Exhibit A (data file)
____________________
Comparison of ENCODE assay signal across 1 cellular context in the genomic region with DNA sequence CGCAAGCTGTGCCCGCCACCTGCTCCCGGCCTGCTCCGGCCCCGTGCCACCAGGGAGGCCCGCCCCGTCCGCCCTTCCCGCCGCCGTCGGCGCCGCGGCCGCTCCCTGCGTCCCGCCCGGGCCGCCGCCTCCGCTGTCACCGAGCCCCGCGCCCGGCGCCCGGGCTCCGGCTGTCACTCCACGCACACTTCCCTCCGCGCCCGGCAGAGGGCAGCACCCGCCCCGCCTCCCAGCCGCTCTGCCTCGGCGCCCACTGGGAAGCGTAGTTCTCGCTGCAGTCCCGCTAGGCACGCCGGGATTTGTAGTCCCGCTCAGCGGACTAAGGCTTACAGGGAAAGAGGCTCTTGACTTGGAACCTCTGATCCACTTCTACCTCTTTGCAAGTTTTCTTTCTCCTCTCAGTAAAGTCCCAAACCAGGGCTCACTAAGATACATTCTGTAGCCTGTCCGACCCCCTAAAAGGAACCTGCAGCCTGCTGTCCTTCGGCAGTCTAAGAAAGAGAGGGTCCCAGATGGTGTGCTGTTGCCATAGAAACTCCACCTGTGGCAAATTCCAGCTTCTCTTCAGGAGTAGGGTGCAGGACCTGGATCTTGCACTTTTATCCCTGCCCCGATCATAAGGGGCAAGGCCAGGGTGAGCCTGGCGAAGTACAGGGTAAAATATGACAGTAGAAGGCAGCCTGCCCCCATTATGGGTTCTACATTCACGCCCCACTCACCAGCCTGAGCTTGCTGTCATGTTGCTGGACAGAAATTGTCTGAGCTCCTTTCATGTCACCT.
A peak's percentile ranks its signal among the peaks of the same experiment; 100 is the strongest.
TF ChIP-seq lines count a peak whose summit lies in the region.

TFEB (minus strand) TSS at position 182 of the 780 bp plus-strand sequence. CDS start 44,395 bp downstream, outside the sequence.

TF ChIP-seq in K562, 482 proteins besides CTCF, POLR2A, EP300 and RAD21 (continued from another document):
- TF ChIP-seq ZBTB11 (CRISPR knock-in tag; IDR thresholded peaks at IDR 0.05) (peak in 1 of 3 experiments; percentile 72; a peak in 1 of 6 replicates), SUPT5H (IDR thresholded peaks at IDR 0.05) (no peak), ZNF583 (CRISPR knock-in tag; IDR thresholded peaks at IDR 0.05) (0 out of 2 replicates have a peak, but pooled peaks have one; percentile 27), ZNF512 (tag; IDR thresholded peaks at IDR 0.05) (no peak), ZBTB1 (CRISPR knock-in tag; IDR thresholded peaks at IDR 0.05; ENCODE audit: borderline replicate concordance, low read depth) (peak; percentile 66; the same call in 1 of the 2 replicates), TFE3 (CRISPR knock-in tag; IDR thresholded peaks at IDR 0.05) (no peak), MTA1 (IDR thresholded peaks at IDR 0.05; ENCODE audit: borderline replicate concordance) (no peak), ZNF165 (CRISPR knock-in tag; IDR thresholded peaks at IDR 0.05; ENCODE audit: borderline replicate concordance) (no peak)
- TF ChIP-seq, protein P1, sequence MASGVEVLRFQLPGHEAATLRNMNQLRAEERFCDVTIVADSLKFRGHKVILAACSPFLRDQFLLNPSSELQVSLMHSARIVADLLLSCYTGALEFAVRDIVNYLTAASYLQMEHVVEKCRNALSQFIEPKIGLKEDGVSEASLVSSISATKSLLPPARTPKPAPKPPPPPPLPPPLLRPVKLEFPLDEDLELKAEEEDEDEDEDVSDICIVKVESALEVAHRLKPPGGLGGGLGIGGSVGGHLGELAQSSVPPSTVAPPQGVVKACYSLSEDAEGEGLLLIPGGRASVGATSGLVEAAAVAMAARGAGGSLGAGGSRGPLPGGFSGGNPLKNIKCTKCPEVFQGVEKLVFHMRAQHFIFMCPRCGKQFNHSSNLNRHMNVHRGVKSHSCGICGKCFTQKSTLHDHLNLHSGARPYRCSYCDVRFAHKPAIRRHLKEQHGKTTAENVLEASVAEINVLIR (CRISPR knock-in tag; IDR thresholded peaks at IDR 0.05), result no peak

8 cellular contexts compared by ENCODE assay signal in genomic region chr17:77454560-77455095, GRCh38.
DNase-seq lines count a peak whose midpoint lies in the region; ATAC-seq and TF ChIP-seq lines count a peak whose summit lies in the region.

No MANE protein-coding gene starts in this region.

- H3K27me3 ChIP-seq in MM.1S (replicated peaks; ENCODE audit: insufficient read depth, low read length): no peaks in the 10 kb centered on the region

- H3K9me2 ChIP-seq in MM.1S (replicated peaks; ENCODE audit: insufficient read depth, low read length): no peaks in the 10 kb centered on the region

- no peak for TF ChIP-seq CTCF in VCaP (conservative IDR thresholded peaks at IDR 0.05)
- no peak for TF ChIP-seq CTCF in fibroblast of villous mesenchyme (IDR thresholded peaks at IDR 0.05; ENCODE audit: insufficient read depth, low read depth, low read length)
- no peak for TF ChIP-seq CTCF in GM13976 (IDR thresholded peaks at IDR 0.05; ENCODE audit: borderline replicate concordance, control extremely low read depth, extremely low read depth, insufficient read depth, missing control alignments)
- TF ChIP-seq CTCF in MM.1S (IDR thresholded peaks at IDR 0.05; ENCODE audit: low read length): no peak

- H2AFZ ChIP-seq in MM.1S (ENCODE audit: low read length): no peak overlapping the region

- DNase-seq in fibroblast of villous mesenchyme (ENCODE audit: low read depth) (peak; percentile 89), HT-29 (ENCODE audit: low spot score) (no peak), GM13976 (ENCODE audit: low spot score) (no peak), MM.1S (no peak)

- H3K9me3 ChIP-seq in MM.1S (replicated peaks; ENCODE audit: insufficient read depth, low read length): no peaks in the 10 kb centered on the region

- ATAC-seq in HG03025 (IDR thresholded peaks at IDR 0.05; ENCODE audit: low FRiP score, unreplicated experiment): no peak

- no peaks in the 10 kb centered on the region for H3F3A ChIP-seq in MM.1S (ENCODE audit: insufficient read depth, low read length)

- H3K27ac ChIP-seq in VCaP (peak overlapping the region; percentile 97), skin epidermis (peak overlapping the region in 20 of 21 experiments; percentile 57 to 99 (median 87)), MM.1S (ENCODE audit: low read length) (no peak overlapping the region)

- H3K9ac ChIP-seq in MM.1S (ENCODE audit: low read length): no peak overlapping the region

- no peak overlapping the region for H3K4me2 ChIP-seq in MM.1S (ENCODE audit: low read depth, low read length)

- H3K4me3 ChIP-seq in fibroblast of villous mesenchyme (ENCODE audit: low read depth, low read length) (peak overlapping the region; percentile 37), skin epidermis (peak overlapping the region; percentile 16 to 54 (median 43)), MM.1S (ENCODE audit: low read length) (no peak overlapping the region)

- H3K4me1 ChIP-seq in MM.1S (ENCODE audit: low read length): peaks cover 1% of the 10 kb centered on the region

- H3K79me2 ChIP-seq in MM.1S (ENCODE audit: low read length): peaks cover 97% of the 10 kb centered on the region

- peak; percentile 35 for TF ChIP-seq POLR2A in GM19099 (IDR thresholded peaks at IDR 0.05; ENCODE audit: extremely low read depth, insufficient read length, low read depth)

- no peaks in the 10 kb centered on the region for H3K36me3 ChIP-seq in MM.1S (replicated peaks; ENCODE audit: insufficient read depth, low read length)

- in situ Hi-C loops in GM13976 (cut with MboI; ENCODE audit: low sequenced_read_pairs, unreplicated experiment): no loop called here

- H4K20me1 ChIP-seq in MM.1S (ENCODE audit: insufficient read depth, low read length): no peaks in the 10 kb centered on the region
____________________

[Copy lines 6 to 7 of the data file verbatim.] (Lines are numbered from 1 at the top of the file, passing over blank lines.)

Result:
- TF ChIP-seq ZBTB11 (CRISPR knock-in tag; IDR thresholded peaks at IDR 0.05) (peak in 1 of 3 experiments; percentile 72; a peak in 1 of 6 replicates), SUPT5H (IDR thresholded peaks at IDR 0.05) (no peak), ZNF583 (CRISPR knock-in tag; IDR thresholded peaks at IDR 0.05) (0 out of 2 replicates have a peak, but pooled peaks have one; percentile 27), ZNF512 (tag; IDR thresholded peaks at IDR 0.05) (no peak), ZBTB1 (CRISPR knock-in tag; IDR thresholded peaks at IDR 0.05; ENCODE audit: borderline replicate concordance, low read depth) (peak; percentile 66; the same call in 1 of the 2 replicates), TFE3 (CRISPR knock-in tag; IDR thresholded peaks at IDR 0.05) (no peak), MTA1 (IDR thresholded peaks at IDR 0.05; ENCODE audit: borderline replicate concordance) (no peak), ZNF165 (CRISPR knock-in tag; IDR thresholded peaks at IDR 0.05; ENCODE audit: borderline replicate concordance) (no peak)
- TF ChIP-seq, protein P1, sequence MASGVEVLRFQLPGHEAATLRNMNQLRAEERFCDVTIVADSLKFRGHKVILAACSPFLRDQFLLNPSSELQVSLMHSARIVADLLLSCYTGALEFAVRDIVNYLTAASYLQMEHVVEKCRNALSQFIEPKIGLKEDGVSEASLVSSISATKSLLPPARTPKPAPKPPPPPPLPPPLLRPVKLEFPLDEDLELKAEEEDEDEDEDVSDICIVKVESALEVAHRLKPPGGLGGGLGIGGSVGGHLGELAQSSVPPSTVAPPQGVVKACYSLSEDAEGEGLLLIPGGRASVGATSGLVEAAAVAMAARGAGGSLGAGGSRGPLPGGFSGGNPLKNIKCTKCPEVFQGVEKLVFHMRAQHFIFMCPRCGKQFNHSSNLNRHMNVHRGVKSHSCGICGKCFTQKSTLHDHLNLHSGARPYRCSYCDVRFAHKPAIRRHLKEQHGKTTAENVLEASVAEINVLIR (CRISPR knock-in tag; IDR thresholded peaks at IDR 0.05), result no peak